Wizard World Madison Starts Today, More Local Coverage, Panel Schedule

Wizard World Madison logo

Following from Tuesday’s post, here’s more information on how the local media are covering the show.

Wednesday’s paper has the Capital Times tabloid-format insert. The CapTimes used to be a separate publication, but now it’s a political/entertainment-focused addition. The back page looked like this:

Wizard World Madison ad

As you’ll notice, there are no women here. Although since the most-promoted female guests are the wrestling-associated Bella Twins, maybe that’s a good thing. There was also a full-page William Shatner interview in this section.

Elsewhere in the paper, everyone got a copy of the Wizard World Madison program guide, which does NOT include the panel schedule. Of those, the most interesting to me are the ones actually talking about comics history, without being an obvious promotional attempt. Here are three with local connections that stood out.

Today, Friday, at 4 PM — “Everything & the Kitchen Sink: Wisconsin’s Underground Comix Scene”
Underground comix, the offshoot of the implementation of the Comics Code Authority in 1954, marked itself as rebellious, as the “X” denotes mature content not allowed by the code. This panel explores Wisconsin as a major epicenter of underground comix and women’s discourse in the 1960s-1970s, with particular focus on the creative outgrowth that spawned the talents of Kitchen, Mitchell, Robbins, and Crumb. [Note: I would have liked to know who’s on the panel, and I think the “Comix with an X means adult” is a myth.]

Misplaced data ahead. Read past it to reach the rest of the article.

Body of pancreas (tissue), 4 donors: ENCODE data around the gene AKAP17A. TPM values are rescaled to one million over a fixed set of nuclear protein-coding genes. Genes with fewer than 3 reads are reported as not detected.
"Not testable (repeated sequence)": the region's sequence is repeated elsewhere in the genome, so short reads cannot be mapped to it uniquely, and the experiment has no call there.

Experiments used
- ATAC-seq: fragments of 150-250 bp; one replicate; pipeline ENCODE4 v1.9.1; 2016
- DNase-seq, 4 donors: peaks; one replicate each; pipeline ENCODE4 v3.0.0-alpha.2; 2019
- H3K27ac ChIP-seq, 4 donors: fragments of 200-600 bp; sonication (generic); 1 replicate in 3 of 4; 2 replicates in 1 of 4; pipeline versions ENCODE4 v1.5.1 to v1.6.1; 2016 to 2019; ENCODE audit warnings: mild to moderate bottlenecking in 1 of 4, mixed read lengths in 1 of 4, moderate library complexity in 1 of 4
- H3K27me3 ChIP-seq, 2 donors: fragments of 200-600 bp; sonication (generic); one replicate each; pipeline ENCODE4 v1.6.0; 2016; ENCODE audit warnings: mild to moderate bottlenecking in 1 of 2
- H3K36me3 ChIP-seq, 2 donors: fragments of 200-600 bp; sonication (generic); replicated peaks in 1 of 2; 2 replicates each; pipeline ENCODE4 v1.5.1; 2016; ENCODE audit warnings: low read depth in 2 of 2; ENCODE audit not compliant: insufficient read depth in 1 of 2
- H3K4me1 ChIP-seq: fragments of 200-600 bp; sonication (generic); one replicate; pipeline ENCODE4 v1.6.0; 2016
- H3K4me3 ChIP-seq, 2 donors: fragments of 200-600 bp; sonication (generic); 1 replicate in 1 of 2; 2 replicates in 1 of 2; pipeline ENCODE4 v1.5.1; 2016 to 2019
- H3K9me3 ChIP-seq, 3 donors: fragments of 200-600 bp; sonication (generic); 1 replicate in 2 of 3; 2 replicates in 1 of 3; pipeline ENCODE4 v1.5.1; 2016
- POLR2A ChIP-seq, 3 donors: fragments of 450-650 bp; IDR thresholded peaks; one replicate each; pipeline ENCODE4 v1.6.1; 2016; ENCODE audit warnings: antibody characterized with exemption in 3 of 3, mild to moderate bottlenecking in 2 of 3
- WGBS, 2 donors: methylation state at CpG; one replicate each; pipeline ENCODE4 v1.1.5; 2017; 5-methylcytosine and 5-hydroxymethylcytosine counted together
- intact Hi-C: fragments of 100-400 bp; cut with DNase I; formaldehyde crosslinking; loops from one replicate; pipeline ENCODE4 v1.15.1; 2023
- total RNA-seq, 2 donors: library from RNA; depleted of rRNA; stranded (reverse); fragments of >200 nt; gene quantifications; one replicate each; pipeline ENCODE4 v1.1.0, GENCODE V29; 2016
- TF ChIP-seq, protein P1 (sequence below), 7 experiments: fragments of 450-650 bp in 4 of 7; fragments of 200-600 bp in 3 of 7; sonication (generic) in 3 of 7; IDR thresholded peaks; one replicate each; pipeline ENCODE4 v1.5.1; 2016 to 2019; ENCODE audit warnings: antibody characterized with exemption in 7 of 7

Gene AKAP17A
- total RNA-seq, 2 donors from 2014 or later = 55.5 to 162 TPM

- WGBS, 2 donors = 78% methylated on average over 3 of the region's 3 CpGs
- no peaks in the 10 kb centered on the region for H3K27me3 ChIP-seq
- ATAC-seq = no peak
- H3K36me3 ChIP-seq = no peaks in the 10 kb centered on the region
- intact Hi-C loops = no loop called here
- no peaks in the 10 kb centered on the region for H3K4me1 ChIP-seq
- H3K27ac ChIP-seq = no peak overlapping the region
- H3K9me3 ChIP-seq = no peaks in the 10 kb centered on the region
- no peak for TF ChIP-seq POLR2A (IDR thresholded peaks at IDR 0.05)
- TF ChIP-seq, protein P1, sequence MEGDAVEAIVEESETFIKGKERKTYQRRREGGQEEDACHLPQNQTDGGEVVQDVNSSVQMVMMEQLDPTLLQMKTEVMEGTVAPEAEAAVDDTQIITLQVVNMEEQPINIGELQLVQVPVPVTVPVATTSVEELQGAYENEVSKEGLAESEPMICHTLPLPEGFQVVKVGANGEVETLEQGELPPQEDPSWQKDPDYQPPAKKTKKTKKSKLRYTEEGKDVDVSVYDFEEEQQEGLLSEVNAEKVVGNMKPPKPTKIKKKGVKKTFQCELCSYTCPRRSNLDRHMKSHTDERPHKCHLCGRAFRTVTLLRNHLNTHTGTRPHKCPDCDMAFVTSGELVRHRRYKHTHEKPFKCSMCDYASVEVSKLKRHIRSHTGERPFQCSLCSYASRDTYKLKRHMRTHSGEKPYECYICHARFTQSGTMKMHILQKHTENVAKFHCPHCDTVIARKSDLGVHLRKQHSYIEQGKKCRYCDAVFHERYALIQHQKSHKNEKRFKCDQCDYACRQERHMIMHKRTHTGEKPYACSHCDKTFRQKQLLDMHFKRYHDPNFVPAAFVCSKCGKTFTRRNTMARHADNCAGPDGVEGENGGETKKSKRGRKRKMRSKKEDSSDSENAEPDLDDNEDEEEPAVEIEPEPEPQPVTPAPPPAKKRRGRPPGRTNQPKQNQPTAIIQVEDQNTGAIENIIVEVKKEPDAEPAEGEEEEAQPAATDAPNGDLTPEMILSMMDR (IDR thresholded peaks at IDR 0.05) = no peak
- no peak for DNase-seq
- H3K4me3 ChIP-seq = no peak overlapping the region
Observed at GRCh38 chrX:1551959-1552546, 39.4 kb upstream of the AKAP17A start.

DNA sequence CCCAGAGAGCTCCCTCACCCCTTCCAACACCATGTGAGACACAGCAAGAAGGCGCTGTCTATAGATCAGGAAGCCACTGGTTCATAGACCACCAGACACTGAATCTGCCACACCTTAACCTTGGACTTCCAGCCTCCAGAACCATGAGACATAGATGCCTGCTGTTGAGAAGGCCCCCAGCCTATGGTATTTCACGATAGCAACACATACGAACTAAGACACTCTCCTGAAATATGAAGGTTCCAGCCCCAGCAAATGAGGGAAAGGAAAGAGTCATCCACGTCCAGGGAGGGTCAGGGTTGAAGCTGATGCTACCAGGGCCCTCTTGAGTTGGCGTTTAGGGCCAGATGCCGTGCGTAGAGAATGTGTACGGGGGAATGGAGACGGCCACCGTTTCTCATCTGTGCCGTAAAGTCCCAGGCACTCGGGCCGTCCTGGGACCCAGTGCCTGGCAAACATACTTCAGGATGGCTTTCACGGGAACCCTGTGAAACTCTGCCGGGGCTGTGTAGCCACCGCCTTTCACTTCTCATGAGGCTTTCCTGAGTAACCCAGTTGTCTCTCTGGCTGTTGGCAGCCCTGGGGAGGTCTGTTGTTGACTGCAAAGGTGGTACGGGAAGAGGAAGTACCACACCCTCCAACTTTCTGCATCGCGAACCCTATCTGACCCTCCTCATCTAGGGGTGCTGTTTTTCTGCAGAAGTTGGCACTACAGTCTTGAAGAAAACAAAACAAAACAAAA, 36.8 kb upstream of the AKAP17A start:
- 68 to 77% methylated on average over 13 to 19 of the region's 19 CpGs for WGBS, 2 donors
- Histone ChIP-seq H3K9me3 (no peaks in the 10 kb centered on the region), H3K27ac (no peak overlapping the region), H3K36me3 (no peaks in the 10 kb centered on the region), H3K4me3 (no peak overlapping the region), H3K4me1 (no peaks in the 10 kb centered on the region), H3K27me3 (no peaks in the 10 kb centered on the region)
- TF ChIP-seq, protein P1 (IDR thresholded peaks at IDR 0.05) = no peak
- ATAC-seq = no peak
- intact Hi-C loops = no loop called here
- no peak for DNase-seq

Saturday at 3 PM — “The Incredible Story of Wisconsin and Comics”
From the Undergrounds to the mainstream, Wisconsin and comics have an intimately interwoven history. Here to talk about that history are people who made it, including George Hagenauer (Kenosha Festival of Cartooning), Milton Griepp (ICv2.com), Maggie Thompson (Comic Buyers Guide), Paul Buhle (Studs Terkel’s Working), and Michael Schumacher (Will Eisner: A Dreamer’s Life in Comics). Danny Fingeroth (The Rough Guide to Graphic Novels) moderates. [Fingeroth also helped put the programming schedule together, I’m told.]

Saturday at 5 PM — “1940: World War II and Comics: The Joker, Robin, the Flash, Captain America, Captain Marvel, and the Spirit!”
75 years ago, in 1940, as the Nazi conquest of Europe continued and the Battle of Britain raged, the United States watched from the sidelines while instituting the first peacetime draft. At the same time, the world of comics was experiencing an incredible sustained period of invention, as The Joker, Robin, Green Lantern, the Flash, Hawkman, the Spirit, Catwoman, and Captains America and Marvel all debuted! Showing and discussing historical and cultural factors that made that year so important is a panel including Michael Schumacher (Will Eisner: A Dreamer’s Life in Comics), Paul Buhle (Studs Terkel’s Working), Maggie Thompson (Comic Buyers Guide), George Hagenauer (Men’s Adventure Magazines), and Danny Fingeroth (Disguised as Clark Kent: Jews, Comics and the Creation of the Superhero). [Fans of Agent Carter — and if you aren’t, you should be — check it out!]

The local morning TV show reported yesterday that three-day passes are sold out, although single-day tickets are still available, and they’re expecting “tens of thousands” of people over the weekend. Lou Ferrigno was on-air today, although I missed seeing it. (It aired at 6:10 AM or something like that.)

The weather for the weekend will have highs in the low 30s, with a slight chance of snow/freezing drizzle Saturday night into Sunday, so I hope attendees bundle up. And that the show has a coat check.

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